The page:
U.S. economy slow to recover!
Reflecting a steep decline in energy costs, lower inflation and slow-but-steady economic growth, the 2015 PNC Christmas Price Index® (PNC CPI) experienced its lowest growth rate in six years at 0.6 percent in the whimsical economic analysis by PNC Wealth Management. Except for years in which the PNC CPI fell, this is the lowest rate by which it has risen in its history.
According to the 32nd annual report, which measures the cost of the gifts in the holiday classic The Twelve Days of Christmas, the price tag for the PNC CPI is $34,130.99 in 2015, a mere $198 more than last year’s cost and in-line with the U.S. government’s Consumer Price Index, which has increased 0.2 percent over the past 12 months.
The cost of 10 lords a-leaping increased 3 percent over last year, but the price of nine of the other 12 gifts listed in one of the most well-known Christmas carols, The Twelve Days of Christmas, were unmoved from last year, according to the 32nd annual PNC Wealth Management Christmas Price Index released Monday.
"The headline, I think, is that inflation in this economy, with the sort of tepid recovery we've seen, is almost nonexistent," said Jim Dunigan, chief investment officer of PNC's asset management group.
While the good news is that the price of consumer goods isn't rising very much, it also means demand for those goods is down, at least partly due to wage stagnation, a shrinking middle class, and people working longer hours for lower wages (I wonder where we've been hearing that lately?).
The government's Consumer Price Index has pegged inflation at about 0.2 percent, Dunigan said.
The only other items to increase in price since last year were a partridge in a pear tree and two turtle doves:
The bird in the bush rose 3.5 percent overall, mostly because partridges now cost $25 each, up from $20, because partridges are increasingly popular as gourmet food. Pear trees inched up from $188 to just under $190.
Turtle doves increased 11.5 percent, from $260 to $290, due mostly to increased grain prices that increased feed costs.
The lords a-leaping are more expensive this year in part due to increased labor costs, raising their price from $5,348 in 2014 to $5,509.
PNC calculates the prices from sources including retailers, bird hatcheries and two Philadelphia dance groups, the Pennsylvania Ballet and Philadanco.
As part of its annual tradition, PNC Wealth Management also tabulates the “True Cost of Christmas,” which is the total cost of items gifted by a True Love who repeats all of the song’s verses. The ultra-generous True Love will have to fork over $155,407 to pay for all 364 gifts, nearly $900 more than last year.
Included in the data contained in their press release is this hidden item: the cost of purchasing the items on the Internet rose more this year than via traditional brick & mortar shopping.
The total PNC CPI for Internet-based purchases for 2015 increased 1.6% over last year, with the Total cost of Christmas rising 2.1% to a staggering $196,477. Interestingly, the cost for a partridge in a pear tree fell 3.1% from 2014 to $234.94 and the price of three French hens from the 'net dropped a hefty 15.1% to $281.50.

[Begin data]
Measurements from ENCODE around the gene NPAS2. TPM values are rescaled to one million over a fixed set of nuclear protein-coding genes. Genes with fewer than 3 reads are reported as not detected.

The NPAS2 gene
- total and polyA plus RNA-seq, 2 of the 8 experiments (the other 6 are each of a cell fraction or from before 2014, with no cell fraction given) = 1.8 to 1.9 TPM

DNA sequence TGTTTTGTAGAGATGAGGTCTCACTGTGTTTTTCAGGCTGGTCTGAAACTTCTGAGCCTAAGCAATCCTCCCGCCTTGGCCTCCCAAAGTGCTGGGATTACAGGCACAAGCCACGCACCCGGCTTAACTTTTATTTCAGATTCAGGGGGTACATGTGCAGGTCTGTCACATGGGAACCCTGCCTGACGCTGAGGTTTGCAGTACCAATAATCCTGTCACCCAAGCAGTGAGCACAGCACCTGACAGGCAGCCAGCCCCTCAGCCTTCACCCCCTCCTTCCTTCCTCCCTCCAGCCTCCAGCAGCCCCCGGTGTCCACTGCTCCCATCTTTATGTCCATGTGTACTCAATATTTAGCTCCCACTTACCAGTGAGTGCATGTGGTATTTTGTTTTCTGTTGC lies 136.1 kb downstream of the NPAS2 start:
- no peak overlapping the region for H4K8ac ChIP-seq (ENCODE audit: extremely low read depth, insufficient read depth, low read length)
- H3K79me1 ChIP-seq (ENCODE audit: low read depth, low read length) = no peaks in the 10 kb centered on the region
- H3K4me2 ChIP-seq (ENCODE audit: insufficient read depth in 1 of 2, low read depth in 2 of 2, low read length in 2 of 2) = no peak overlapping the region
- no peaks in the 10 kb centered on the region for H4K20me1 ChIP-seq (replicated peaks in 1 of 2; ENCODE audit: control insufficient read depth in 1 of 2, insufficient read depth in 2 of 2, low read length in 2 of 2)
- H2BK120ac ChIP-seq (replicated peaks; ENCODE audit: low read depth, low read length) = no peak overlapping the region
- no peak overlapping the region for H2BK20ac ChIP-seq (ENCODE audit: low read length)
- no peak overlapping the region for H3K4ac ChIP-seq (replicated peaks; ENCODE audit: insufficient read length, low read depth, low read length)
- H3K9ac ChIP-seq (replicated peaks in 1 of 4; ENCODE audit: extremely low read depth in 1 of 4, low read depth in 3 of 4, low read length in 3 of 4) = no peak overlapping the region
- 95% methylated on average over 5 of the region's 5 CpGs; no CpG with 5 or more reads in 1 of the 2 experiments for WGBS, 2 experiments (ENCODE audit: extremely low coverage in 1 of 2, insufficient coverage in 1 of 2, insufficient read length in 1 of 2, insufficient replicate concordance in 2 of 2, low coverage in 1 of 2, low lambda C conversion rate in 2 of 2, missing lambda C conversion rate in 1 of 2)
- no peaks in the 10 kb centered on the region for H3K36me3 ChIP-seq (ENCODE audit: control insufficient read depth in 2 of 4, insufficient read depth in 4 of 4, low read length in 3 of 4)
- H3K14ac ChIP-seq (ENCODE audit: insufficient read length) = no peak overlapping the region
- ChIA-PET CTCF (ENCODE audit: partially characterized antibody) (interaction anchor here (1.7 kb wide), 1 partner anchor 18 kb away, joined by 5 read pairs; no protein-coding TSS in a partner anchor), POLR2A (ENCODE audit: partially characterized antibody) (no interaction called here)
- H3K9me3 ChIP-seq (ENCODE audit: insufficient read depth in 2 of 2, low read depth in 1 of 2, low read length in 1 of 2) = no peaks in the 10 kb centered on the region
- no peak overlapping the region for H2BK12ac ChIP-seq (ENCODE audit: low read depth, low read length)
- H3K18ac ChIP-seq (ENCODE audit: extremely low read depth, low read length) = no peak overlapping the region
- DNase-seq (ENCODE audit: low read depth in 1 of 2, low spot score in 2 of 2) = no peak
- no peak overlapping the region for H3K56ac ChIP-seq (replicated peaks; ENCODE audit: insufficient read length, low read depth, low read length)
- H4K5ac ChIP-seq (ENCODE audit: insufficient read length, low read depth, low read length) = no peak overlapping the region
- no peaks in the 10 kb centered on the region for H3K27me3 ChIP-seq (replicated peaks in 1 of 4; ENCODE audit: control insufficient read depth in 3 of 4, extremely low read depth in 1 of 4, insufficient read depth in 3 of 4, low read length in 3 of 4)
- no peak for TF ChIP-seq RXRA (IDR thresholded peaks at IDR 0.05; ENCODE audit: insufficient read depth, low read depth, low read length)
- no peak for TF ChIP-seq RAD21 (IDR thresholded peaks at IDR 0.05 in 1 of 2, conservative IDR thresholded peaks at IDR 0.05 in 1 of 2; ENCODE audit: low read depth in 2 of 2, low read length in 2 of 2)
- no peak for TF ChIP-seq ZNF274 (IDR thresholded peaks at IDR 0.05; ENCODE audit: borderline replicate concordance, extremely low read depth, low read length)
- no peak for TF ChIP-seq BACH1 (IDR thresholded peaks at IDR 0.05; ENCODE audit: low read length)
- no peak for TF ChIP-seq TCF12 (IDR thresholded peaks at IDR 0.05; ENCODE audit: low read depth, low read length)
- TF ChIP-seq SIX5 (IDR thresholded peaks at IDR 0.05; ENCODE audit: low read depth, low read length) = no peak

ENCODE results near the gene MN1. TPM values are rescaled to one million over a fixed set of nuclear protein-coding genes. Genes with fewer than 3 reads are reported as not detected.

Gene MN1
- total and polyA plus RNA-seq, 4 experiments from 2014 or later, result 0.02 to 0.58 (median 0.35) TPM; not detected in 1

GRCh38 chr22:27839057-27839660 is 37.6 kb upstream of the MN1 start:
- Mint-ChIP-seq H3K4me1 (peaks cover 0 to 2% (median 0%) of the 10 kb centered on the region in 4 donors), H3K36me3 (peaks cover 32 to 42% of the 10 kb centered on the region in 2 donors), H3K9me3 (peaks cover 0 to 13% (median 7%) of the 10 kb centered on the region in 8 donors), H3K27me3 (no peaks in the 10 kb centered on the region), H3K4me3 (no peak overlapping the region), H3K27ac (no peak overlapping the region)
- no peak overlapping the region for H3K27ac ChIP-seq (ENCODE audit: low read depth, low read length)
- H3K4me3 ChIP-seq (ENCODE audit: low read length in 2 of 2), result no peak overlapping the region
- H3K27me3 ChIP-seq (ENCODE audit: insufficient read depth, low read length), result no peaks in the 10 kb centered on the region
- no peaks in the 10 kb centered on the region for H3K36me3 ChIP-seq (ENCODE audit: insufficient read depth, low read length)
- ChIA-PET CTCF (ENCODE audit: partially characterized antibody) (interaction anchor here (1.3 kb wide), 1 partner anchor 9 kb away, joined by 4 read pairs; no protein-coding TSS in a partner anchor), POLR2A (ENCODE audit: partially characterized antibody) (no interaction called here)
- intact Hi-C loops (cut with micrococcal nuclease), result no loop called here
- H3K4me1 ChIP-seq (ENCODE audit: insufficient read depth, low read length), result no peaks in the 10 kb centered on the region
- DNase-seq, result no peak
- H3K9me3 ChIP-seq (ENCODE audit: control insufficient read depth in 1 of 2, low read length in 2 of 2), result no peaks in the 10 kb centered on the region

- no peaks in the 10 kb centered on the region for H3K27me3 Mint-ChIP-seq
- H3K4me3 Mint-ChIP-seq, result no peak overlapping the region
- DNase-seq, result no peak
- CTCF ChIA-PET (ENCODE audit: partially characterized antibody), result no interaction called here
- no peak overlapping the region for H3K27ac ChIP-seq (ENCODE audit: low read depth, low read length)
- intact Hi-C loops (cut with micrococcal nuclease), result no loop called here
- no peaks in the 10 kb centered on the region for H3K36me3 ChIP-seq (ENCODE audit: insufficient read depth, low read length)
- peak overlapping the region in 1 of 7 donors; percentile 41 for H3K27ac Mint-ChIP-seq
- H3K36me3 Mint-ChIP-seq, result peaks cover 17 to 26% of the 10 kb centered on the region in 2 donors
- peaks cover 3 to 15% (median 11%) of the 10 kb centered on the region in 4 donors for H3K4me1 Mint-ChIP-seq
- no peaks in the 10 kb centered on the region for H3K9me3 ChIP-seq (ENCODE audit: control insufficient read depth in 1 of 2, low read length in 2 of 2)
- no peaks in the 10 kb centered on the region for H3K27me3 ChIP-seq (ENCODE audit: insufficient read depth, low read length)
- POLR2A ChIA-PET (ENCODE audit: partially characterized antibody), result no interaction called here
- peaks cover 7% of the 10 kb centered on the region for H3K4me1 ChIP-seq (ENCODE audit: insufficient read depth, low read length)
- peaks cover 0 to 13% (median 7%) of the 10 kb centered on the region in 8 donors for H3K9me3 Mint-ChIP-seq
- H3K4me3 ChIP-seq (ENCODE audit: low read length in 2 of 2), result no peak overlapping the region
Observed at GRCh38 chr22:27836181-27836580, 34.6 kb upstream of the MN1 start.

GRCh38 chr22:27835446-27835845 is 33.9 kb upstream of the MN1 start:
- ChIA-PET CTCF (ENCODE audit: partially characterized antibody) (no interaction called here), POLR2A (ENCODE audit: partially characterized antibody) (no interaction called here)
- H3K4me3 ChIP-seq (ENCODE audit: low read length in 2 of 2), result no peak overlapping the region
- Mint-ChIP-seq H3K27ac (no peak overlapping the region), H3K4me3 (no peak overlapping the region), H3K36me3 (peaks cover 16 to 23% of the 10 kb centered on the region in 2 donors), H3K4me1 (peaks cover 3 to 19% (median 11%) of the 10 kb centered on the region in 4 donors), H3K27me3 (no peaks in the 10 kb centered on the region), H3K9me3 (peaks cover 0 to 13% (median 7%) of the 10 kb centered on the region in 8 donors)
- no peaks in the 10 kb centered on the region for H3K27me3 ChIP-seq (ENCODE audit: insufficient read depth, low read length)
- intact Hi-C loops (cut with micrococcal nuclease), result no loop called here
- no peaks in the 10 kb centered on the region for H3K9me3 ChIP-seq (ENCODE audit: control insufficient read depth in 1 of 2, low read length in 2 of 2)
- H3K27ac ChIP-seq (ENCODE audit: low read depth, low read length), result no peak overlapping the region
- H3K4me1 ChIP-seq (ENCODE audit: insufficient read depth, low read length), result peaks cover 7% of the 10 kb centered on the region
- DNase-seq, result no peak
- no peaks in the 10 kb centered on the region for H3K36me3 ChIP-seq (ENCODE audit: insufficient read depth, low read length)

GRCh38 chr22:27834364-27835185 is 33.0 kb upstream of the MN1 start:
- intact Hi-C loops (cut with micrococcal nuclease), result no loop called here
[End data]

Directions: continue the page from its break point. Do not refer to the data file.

PNC offers this explanation to explain why the cost of the 12 Days of Christmas is more expensive on the Internet: For those True Loves who prefer the convenience of shopping online, PNC Wealth Management calculates the cost of “The Twelve Days of Christmas” gifts purchased on the Internet. As Internet prices tend to be higher, True Loves will have to splurge $43,626.73 ($9,495.74 more than buying “in person”) for the convenience of online shopping this year.
It just goes to show that you don't always get the best deal in price by shopping online, which could spell good news for the nation's struggling mom & pop stores -- those small businesses people tend to overlook during the holiday season.
Despite the PNC CPI rising 0.6% -- at worst -- the news isn't cheerful at all this year for the millions of people who receive Social Security payments: the Social Security Administration announced that there was no increase in COLA (Cost of Living Adjustment) and, as such, there would be no increase in the Social Security payments in 2016 for individuals who are disabled or retired.
While the government's core CPI rose nearly 2% in 2015, the COLA -- on which the SSA bases its decision to increase social security payments every year -- saw no change.
The manner by which the Social Security Administration calculates increases for beneficiary recipients needs to be changed. If the government calculates an increase in the core CPI, which does not even include items like energy and food (not that we need these to live, mind you), then it is even more absurd to say that the cost of living has not risen a single cent!
This is almost as insane as the fact that the prices for the Eight Maids-a-Milking, the only unskilled workers in the index, held steady for the sixth straight year -- reflecting the federal minimum wage, which has not been in creased since 2009!
Here is the full set of prices, taken from PNC's press release (sorry for not providing a text-based copy as well but Tables aren't easy to create in Google's Blogger!):